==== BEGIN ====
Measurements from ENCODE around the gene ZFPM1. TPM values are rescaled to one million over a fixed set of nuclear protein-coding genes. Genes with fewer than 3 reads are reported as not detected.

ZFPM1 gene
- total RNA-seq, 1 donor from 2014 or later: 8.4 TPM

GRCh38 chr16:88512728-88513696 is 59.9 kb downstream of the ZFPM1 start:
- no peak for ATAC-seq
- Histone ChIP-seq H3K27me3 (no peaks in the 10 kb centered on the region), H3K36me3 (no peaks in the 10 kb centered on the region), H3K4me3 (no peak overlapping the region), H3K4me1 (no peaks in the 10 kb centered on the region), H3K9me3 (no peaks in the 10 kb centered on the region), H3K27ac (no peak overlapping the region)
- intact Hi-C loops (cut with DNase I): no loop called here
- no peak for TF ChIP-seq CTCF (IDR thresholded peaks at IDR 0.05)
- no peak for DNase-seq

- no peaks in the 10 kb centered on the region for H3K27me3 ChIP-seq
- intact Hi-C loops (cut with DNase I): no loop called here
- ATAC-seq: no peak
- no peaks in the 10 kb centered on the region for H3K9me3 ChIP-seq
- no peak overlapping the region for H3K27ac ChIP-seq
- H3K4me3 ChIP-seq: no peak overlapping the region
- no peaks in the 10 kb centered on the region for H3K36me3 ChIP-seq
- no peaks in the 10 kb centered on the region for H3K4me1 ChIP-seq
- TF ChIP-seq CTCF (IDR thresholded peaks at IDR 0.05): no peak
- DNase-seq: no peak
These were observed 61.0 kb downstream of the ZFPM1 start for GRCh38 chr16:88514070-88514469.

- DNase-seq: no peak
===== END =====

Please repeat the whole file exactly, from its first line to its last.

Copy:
Measurements from ENCODE around the gene ZFPM1. TPM values are rescaled to one million over a fixed set of nuclear protein-coding genes. Genes with fewer than 3 reads are reported as not detected.

ZFPM1 gene
- total RNA-seq, 1 donor from 2014 or later: 8.4 TPM

GRCh38 chr16:88512728-88513696 is 59.9 kb downstream of the ZFPM1 start:
- no peak for ATAC-seq
- Histone ChIP-seq H3K27me3 (no peaks in the 10 kb centered on the region), H3K36me3 (no peaks in the 10 kb centered on the region), H3K4me3 (no peak overlapping the region), H3K4me1 (no peaks in the 10 kb centered on the region), H3K9me3 (no peaks in the 10 kb centered on the region), H3K27ac (no peak overlapping the region)
- intact Hi-C loops (cut with DNase I): no loop called here
- no peak for TF ChIP-seq CTCF (IDR thresholded peaks at IDR 0.05)
- no peak for DNase-seq

- no peaks in the 10 kb centered on the region for H3K27me3 ChIP-seq
- intact Hi-C loops (cut with DNase I): no loop called here
- ATAC-seq: no peak
- no peaks in the 10 kb centered on the region for H3K9me3 ChIP-seq
- no peak overlapping the region for H3K27ac ChIP-seq
- H3K4me3 ChIP-seq: no peak overlapping the region
- no peaks in the 10 kb centered on the region for H3K36me3 ChIP-seq
- no peaks in the 10 kb centered on the region for H3K4me1 ChIP-seq
- TF ChIP-seq CTCF (IDR thresholded peaks at IDR 0.05): no peak
- DNase-seq: no peak
These were observed 61.0 kb downstream of the ZFPM1 start for GRCh38 chr16:88514070-88514469.

- DNase-seq: no peak